Promising industrial profiles of Southeast Asian emerging economies have met their developmental limits in the face of the Asian Financial Crisis in the late 1990s. However, following the crisis, they have not been successful in upscaling the technological competitiveness of their industries. By applying the national innovation system approach originally developed in advanced western economies as an institutional mechanism of policy innovation in light of developmentalism, I seek to explain these persistent developmental limits in Malaysia and Indonesia. My qualitative research examines literature discussing policy coordination mechanisms in innovation policies and policy documents containing coordination mechanisms involving firms, universities, and government agencies; then, how these issues implicate innovation policies in the two countries. I employ a comparative institutional analysis between them focusing on institutional characteristics of the national innovation systems, specifically their institutional obstacles occurring within development paths amidst prevailing political environments. I suggest that persistent developmental limits in Malaysia and Indonesia result from systemic failures of achieving developmental aims regardless of their politico-administrative regimes. Existing institutional frameworks of the national innovation systems, entrenched in the socio-economic prevalence of the two countries, have not fit the nations’ developmental aims pursued upon innovation upgrading.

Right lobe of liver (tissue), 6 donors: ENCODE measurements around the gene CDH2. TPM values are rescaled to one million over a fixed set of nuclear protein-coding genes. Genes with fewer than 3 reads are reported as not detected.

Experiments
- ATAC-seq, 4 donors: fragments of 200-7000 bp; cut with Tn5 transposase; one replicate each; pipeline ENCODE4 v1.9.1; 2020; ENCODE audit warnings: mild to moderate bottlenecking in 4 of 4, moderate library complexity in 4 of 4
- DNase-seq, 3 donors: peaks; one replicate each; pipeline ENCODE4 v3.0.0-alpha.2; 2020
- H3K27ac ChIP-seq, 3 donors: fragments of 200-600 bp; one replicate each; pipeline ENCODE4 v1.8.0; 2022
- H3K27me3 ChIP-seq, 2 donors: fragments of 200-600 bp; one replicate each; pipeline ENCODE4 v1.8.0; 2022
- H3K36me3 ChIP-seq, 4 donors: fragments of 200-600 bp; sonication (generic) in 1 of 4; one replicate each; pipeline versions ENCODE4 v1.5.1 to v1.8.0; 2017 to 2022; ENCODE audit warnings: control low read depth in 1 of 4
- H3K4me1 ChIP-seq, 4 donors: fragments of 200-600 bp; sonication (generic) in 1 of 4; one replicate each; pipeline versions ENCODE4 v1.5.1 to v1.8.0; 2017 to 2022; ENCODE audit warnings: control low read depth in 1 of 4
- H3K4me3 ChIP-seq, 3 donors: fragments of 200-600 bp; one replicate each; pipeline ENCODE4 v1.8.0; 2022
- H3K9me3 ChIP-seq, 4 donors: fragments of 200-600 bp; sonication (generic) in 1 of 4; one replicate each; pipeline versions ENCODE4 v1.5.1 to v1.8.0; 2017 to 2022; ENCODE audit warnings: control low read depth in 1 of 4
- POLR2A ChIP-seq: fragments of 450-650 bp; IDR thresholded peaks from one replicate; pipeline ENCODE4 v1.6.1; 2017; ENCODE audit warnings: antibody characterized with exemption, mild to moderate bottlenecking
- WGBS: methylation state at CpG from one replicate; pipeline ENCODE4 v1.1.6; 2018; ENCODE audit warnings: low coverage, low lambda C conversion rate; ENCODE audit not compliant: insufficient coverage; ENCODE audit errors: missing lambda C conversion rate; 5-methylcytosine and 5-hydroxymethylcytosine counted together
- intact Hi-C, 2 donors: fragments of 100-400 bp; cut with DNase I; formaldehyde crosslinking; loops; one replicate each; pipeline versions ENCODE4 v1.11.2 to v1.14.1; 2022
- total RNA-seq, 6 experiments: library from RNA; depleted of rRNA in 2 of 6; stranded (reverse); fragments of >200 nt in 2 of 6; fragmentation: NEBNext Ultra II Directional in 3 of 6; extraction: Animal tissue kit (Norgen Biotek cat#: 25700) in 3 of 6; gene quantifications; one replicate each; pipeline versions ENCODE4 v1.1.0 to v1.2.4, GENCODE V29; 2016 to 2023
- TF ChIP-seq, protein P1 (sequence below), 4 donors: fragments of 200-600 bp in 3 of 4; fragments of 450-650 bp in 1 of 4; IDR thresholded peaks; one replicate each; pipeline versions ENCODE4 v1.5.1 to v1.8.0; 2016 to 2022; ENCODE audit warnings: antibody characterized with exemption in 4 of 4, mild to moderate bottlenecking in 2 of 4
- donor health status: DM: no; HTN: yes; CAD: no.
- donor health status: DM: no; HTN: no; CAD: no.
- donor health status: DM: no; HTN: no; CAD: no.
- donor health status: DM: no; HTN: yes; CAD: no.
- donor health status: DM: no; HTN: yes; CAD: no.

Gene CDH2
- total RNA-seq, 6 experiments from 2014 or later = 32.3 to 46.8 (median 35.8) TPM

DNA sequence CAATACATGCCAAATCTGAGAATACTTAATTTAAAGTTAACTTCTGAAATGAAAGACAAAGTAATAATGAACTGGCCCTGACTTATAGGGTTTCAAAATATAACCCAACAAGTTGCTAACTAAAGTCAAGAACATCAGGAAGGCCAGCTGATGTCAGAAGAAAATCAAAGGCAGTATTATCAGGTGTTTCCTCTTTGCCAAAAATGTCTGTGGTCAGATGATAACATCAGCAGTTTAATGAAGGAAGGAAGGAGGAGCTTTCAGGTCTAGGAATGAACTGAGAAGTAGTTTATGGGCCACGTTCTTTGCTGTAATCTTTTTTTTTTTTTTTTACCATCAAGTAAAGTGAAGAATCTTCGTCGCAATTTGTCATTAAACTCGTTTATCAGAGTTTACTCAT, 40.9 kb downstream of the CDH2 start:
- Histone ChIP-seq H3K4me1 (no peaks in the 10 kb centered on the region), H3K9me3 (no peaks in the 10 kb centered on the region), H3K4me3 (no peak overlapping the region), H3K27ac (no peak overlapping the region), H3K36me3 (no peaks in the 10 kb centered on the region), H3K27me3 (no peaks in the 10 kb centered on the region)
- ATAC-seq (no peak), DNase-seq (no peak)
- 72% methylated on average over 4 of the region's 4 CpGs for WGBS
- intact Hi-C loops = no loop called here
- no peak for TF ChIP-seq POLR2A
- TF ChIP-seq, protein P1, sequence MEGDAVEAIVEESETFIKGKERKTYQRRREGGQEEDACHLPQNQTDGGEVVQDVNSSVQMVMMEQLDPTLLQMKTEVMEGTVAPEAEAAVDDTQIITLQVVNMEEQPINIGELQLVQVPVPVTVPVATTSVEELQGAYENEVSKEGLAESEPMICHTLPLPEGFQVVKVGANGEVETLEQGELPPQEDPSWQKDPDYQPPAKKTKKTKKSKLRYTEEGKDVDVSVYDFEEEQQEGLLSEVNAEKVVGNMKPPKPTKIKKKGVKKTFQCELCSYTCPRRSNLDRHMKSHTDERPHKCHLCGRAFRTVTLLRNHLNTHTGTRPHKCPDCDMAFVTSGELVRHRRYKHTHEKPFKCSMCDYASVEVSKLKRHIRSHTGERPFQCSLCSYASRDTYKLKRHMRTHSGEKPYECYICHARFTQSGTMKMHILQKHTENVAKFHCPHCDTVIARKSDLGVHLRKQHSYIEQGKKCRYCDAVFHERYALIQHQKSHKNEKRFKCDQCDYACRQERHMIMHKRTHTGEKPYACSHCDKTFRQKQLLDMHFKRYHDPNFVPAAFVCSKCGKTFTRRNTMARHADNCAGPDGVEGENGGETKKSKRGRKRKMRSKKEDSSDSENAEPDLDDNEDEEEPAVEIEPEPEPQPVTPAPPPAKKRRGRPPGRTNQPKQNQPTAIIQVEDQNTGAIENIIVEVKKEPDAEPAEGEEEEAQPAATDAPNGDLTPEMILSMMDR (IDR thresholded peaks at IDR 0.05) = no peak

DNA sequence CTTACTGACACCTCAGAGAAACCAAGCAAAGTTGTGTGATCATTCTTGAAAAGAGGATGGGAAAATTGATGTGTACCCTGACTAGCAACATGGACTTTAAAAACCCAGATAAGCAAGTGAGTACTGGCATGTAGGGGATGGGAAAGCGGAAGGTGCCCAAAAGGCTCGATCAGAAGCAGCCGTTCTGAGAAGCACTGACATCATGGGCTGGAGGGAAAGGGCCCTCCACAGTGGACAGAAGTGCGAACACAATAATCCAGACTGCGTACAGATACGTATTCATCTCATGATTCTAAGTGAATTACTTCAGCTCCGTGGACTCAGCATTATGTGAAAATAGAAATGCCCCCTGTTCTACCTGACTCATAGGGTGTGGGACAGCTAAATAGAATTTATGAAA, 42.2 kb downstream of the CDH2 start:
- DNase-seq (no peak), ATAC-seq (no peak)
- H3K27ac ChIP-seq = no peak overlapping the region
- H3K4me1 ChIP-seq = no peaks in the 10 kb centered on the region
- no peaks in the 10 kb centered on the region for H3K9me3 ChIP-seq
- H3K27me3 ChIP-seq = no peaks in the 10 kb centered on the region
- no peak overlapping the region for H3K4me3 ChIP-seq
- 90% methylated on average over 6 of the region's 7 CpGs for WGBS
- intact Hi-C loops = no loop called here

|Policy & Governance Review
|Published - 7 Jan 2022